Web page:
Where does your yarn come from? Does it come from sheep that frolic in Wyoming? Or maybe it comes from alpacas that graze on Block Island? Knowing where your yarn comes from allows you to be a more thoughtful purchaser and makes you more aware of the choices you have out there.
When I first started knitting, I didn’t take the time to look into where my yarn was coming from. I would make my purchase based on color, how soft to the touch the yarn was, and price. I also thought that the only “good” yarn that existed came from some far off location that would take a journey to get to. I had no idea about all the amazing yarn that is made right here in the United States.
I can’t remember the exact chain of events, but out of nowhere I started to heavily research yarn. I wanted to know the story behind where my yarn was coming from, so I started to visit the “About Us” page on yarn companies’ websites I was interested in, so that I could gain knowledge and educate myself. In doing this, it opened up my eyes to how thoughtful many yarn companies are when it comes to sourcing, dyeing, and spinning their yarn. It also introduced me to many yarn companies that are 100% made in the USA.
Here are a few yarns we carry that are made in the USA:
Brooklyn Tweed: Patterns and yarn?! Oh my! Not only does Brooklyn Tweed have amazing patterns (their new Winter 2016 collection came out today), but they also have beautiful lofty (no pun intended) yarn. Their yarn is sourced, dyed, and spun within the USA and they have a passion to produce American yarns that preserve, support, and sustain the tradition of U.S. textile production.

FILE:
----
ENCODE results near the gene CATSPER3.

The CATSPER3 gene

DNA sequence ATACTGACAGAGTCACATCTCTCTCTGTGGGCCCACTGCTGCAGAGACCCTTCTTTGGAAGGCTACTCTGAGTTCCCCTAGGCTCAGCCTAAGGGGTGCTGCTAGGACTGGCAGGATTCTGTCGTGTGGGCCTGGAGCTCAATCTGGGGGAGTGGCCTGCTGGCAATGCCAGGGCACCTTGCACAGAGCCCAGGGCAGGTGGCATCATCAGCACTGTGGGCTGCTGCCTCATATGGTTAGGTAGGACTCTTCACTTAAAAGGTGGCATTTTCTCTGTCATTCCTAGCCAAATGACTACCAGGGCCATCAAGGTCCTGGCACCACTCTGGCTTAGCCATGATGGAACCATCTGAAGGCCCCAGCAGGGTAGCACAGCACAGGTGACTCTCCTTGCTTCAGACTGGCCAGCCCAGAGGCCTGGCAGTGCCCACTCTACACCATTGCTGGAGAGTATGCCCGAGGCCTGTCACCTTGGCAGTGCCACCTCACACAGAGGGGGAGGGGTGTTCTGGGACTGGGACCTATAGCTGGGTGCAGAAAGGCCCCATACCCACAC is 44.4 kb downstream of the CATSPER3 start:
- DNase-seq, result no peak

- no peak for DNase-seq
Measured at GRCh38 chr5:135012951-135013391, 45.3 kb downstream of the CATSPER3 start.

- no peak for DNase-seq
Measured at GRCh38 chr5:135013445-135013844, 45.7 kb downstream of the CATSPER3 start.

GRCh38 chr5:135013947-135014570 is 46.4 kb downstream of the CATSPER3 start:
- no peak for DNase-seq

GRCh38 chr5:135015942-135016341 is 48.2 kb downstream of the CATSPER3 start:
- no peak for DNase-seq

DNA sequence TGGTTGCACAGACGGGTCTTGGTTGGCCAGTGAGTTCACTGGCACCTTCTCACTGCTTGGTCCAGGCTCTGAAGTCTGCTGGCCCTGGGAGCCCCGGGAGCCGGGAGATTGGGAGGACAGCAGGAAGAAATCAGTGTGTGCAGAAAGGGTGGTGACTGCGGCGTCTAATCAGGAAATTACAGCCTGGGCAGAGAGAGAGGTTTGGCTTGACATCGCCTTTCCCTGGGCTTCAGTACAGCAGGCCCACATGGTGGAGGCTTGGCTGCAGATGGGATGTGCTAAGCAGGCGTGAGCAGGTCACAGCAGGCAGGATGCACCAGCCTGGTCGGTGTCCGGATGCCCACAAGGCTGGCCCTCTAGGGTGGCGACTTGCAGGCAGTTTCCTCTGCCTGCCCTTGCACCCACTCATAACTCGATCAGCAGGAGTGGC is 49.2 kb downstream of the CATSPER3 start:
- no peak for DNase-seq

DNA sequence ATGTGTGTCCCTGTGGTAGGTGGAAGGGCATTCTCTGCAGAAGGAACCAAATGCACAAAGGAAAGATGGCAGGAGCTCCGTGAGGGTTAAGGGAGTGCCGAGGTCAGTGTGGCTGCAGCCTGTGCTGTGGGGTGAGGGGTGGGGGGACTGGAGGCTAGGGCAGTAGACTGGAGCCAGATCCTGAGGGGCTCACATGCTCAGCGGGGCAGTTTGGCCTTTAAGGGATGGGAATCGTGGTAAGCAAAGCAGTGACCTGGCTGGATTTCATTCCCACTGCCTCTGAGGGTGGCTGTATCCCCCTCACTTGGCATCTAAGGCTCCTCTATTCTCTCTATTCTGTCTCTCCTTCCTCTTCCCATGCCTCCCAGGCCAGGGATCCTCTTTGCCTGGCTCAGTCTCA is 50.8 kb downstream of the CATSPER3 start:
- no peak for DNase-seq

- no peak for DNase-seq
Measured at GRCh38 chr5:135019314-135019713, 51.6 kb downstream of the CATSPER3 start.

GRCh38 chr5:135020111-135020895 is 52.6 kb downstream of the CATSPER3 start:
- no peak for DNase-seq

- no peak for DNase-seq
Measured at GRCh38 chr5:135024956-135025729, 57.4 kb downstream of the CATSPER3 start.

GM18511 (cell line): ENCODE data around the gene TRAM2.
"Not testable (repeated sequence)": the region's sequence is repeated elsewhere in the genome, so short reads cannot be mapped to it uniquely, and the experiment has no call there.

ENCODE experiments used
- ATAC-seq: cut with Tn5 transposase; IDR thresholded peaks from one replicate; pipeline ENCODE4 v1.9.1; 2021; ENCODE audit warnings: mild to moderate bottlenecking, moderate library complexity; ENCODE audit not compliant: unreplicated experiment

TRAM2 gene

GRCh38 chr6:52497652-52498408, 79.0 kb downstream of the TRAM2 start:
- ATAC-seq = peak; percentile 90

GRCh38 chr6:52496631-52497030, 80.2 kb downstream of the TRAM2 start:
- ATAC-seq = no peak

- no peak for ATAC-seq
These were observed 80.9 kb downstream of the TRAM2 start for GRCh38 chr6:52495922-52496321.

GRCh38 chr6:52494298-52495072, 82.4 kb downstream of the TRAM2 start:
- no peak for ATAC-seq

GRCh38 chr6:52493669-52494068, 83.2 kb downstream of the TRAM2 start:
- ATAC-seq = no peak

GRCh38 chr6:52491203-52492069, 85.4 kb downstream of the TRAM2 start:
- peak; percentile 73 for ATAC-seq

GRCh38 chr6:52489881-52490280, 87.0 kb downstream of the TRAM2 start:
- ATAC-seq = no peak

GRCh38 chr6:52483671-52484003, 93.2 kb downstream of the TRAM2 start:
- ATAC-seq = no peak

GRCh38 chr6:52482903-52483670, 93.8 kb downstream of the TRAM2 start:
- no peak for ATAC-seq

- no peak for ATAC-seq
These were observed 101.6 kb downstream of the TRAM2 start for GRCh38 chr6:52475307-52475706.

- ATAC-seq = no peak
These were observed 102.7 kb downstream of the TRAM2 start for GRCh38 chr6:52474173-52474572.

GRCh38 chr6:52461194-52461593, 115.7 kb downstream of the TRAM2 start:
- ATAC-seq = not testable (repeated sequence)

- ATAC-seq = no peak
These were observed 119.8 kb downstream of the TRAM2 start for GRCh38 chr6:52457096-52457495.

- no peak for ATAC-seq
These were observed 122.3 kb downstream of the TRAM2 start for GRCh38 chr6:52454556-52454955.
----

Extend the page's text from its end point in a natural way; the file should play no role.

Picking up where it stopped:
Swans Island: All American Collection. Swans Island uses Rambouillet wool from western American ranches that is scoured and spun at the oldest woolen-spun mill in the US, and later hand-dyed in their Northport studio. If you are in need of pattern ideas for this yarn, look no further. The new swoon-worthy book, Swoon Maine, is made for this yarn!
North Light Fibers: One stop shop. North Light Fibers is a little gem on Block Island, RI. Their yarn comes from the farm that surrounds their mill where they tumble, wash, pick, dye, de-hair, card, spin, ply, and finish all their yarns. I also recently wrote a post on North Light Fibers if you would like to learn more about them.
As nerdy as this may be, I now love spending time reading up on yarn companies. I enjoy reading all the stories that are shared on how and why they started their business and all the information that is shared on how their yarns are produced.